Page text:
The first year they allowed registrants to pre-order a boxed meal of a salad with protein/chicken for $22 (has anyone noticed that the $15 salad has now become $20) but that was soon abandoned, probably for liability reasons. There are suggestions for picnic fare on the website…..appetizers, sandwiches, deserts. The food does not have to be white, but what if it was? If we’re going to have a theme here let’s go all out. How about aged white cheddar with crackers, and white radishes and cauliflower veggies with ranch dip as appetizers. Lobster or lobster rolls, or tuna on French bread. Or that perennial picnic favorite, cold chicken and potato salad with white chocolate mousse or crème brulee for desert? Sounds like a plan, and you don’t have to pay sixty dollars to do it – you can put the money you save towards the lobsters. Just organize a party for your own backyard some soft summer evening. Invite some friends over and serve Prosecco or Pina Coladas. Play old vintage Frank Sinatra/Dean Martin tunes instead of that horrible screechy jazz. You might even cheat and stay out until midnight if your neighbors don’t object, instead of packing it in at ten as the official white party does. (I’m not sure how much dancing under the stars would get done when it doesn’t even get dark here until well after nine, but you might get a good forty-five minutes of twilight twirling in).
Being possessed of an analytical mind, I decided to do the math. 300 tickets X $30 is $9000. Nine thousand dollars to cover the rental of the table and chairs, the tablecloths and the jazz trio and DJ, might still leave some money left over, but as I don’t know anything about event planning, maybe they just break even? They say they do it for the fun, it’s not a charity event. It does seem like a lot of money though for some ambiance. Last year I had tickets for a Local Harvest dinner, where for $30 a person you got an actual meal outdoors at the local farmers market square. Although it was the end of September (timed for the harvest moon) and a coolish night they had heaters and a band played later. (This reasonable price however might have been subsidized by the culinary arts students from the local college learning their trade). The meal itself consisted of artisan bread, potato soup, locally sourced salad greens, a beef and a turkey entree, rustic vegetables and assorted homemade pies for desert. And recently I attended a church dinner where the menu was a starter chopped salad, roast beef, chicken cordon bleu, mashed potatoes, carrots, coleslaw and homemade strawberry trifle for desert. (This meal however might have been subsidized by the church coffers as a thank you to the volunteers). And last June I attended a WW2 swing dance in an airport hangar, with a truly memorable roast beef and chicken buffet with the most scrumptious cheesecake for desert with a choice of lemon, cherry or blueberry toppings, and afterwards an evening of big band music with a 23-person orchestra. Vintage dress was encouraged, some women did, most men did not, although I did see a few who might have been wearing their grandpa’s old uniform. Tickets for that charity event were $75 per person, but as they have increased it to $100 per person this year they must not have made any money. So, it is possible to have both food and ambiance for a price, (and it is possible to get members of the male species out for an evening of dining and dancing if there is a vintage B17 bomber on display to tour).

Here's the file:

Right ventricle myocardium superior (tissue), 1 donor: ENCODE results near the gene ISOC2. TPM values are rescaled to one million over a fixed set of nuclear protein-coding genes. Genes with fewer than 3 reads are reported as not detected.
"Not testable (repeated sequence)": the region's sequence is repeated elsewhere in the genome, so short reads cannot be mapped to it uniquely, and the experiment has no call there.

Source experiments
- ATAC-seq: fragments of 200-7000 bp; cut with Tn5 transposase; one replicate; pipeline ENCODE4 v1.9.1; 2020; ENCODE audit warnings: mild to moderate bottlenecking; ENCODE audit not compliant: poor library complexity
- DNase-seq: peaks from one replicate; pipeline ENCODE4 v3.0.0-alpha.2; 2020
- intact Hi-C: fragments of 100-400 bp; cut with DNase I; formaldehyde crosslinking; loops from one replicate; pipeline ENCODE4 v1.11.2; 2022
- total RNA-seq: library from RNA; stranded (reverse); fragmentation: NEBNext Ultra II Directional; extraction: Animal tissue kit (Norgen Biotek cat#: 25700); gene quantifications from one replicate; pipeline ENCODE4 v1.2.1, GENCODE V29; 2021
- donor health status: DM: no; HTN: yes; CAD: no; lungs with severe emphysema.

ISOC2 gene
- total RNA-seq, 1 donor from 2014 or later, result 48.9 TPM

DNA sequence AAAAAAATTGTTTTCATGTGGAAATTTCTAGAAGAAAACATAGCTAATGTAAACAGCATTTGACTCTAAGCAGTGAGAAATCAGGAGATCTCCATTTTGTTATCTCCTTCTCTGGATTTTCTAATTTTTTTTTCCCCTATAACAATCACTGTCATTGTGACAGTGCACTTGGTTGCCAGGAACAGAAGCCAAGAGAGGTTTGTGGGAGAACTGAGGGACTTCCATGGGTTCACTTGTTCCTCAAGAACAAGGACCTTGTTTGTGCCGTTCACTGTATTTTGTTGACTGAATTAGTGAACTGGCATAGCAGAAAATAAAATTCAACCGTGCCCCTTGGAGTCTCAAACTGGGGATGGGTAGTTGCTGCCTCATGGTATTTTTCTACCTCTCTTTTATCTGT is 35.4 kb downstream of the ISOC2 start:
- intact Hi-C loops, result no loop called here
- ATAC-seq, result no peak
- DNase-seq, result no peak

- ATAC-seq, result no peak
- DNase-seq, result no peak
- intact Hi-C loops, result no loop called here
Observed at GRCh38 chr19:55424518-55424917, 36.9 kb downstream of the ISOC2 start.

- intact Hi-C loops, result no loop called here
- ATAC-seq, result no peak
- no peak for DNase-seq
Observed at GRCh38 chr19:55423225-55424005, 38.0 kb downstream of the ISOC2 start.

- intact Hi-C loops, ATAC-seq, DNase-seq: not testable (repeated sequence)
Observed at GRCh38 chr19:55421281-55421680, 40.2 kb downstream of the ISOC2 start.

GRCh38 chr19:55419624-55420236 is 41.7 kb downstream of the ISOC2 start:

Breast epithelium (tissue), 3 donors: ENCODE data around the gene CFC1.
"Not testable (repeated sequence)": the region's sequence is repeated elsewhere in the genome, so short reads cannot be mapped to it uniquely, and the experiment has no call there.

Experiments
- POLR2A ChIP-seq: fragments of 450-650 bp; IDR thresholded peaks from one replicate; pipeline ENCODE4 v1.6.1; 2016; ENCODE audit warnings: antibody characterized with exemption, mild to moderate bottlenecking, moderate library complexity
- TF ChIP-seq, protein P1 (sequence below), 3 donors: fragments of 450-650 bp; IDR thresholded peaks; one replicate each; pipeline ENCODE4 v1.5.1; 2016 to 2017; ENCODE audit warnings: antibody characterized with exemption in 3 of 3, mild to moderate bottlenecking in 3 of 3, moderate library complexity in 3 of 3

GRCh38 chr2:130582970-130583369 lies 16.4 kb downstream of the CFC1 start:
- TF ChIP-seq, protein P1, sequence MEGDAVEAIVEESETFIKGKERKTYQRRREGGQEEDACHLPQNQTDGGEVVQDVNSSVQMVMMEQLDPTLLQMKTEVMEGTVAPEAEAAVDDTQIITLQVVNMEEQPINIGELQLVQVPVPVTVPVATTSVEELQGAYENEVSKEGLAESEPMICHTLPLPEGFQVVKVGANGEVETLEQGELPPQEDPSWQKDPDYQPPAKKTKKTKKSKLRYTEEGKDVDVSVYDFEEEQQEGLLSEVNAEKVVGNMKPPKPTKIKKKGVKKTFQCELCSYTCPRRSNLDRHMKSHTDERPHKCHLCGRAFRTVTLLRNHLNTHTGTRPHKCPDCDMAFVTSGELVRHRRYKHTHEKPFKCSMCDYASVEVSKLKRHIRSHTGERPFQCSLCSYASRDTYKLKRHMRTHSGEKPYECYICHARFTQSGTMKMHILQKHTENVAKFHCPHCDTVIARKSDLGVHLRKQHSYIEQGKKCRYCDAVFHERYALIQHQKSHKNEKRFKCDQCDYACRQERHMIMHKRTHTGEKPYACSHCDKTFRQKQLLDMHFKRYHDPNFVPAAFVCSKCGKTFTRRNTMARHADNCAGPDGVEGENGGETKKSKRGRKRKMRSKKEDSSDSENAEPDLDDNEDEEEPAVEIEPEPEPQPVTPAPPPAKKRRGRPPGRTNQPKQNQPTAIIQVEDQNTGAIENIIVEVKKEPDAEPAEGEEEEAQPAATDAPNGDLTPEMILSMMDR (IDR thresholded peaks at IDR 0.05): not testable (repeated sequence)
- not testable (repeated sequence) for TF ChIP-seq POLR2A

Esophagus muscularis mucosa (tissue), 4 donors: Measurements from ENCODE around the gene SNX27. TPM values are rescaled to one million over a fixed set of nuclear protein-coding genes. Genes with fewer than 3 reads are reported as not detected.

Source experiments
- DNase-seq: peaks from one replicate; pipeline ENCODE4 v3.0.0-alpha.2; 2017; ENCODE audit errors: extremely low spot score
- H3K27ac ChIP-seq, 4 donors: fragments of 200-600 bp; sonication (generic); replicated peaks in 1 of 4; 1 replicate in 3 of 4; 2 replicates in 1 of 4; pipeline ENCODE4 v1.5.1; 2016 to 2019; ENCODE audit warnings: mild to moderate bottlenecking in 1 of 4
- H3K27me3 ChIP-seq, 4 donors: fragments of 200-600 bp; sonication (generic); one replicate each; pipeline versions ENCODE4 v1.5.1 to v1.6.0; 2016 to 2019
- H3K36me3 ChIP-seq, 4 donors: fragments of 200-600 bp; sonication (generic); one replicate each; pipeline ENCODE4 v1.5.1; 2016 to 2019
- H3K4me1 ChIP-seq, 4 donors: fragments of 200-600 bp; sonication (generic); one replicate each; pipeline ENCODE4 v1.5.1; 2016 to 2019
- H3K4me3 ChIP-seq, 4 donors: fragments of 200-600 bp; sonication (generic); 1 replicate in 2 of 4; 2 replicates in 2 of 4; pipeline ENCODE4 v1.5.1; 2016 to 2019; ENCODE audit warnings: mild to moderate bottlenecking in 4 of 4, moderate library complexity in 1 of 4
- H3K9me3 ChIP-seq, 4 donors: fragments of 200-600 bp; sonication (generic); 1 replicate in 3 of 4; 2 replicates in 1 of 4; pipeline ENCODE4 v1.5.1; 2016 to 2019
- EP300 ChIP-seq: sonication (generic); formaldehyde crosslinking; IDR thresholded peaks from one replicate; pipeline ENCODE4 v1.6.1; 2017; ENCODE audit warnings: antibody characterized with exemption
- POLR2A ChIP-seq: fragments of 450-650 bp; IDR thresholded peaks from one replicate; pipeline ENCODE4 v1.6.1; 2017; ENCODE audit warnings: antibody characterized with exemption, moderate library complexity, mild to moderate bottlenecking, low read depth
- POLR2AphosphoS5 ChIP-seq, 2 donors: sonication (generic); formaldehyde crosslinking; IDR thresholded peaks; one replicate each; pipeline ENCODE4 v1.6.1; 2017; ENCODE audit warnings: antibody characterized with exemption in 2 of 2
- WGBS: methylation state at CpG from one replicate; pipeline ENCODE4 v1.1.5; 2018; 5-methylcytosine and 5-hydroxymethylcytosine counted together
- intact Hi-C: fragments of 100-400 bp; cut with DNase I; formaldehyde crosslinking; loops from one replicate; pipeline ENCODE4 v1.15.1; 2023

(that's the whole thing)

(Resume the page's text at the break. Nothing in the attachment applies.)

Perhaps it is a case of country mouse versus city mouse, but if given a choice I think I prefer food over ambiance. Still if Jay Gatsby offered to buy the tickets next year and pack me a picnic basket I might be persuaded to attend.
Song of the Night: Dancing in the Moonlight
Quote of the Day: “There was music from my neighbor’s house through the summer nights. In his blue gardens men and girls came and went like moths among the whisperings and the champagne and the stars. (The Great Gatsby – F. Scott Fitzgerald)